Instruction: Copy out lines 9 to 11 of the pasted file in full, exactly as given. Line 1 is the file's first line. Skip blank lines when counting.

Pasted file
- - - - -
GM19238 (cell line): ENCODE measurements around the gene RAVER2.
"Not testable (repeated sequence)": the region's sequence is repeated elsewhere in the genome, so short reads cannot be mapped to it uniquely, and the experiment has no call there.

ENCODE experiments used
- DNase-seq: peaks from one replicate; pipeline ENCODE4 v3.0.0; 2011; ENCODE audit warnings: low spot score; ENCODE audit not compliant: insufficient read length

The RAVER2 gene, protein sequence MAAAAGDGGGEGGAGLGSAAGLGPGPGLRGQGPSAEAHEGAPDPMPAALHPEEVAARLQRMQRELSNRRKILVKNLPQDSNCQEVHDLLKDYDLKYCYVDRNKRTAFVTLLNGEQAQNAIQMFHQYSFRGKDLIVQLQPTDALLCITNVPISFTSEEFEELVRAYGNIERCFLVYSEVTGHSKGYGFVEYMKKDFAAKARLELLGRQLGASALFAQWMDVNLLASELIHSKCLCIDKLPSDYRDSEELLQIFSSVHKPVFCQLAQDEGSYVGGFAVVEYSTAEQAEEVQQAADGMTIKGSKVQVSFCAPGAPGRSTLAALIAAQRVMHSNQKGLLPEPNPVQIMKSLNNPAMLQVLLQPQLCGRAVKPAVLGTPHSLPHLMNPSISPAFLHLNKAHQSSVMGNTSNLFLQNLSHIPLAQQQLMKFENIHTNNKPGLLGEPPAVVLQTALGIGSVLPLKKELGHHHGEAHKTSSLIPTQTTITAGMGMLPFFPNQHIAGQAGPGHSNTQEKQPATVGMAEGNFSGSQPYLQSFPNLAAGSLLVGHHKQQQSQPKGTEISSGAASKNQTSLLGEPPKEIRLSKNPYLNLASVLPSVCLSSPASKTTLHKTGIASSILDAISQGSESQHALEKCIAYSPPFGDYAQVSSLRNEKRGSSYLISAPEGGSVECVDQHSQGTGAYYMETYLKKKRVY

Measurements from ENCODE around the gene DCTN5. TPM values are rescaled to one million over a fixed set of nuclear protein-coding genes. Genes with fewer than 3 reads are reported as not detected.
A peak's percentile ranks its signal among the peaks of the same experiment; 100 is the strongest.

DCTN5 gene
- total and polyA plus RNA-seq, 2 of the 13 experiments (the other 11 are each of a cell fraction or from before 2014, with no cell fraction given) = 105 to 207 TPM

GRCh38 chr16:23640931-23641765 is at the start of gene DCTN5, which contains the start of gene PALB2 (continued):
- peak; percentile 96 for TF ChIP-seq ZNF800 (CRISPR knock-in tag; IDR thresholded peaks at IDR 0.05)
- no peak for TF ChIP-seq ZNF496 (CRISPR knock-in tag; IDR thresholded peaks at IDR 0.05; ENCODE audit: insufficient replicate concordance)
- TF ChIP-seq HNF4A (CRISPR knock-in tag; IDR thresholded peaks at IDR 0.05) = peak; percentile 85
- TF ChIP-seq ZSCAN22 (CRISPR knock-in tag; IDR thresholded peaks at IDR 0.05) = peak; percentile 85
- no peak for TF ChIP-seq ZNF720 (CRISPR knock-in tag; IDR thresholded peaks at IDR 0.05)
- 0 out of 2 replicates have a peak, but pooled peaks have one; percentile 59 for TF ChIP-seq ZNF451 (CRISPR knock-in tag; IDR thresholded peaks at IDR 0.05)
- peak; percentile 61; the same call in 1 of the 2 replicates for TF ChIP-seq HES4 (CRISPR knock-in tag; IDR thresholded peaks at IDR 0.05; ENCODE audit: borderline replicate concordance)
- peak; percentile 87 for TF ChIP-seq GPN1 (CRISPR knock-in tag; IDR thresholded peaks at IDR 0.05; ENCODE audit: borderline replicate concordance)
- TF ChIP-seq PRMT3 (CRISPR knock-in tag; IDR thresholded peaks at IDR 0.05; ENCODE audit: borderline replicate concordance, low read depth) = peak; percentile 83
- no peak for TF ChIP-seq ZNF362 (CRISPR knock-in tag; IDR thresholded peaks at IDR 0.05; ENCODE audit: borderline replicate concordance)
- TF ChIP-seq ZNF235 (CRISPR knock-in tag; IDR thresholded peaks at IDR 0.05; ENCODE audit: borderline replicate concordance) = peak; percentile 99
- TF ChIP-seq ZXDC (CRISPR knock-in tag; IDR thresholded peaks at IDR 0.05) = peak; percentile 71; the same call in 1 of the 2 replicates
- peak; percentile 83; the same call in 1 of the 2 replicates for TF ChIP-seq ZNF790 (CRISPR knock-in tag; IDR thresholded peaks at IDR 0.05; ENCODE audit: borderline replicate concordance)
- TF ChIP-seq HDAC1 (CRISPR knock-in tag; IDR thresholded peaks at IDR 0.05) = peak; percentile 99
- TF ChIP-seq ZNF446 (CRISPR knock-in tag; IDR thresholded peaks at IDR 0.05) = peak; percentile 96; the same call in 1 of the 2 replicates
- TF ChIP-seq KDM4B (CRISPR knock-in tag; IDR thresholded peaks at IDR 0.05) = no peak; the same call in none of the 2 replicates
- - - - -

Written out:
- total and polyA plus RNA-seq, 2 of the 13 experiments (the other 11 are each of a cell fraction or from before 2014, with no cell fraction given) = 105 to 207 TPM

GRCh38 chr16:23640931-23641765 is at the start of gene DCTN5, which contains the start of gene PALB2 (continued):
- peak; percentile 96 for TF ChIP-seq ZNF800 (CRISPR knock-in tag; IDR thresholded peaks at IDR 0.05)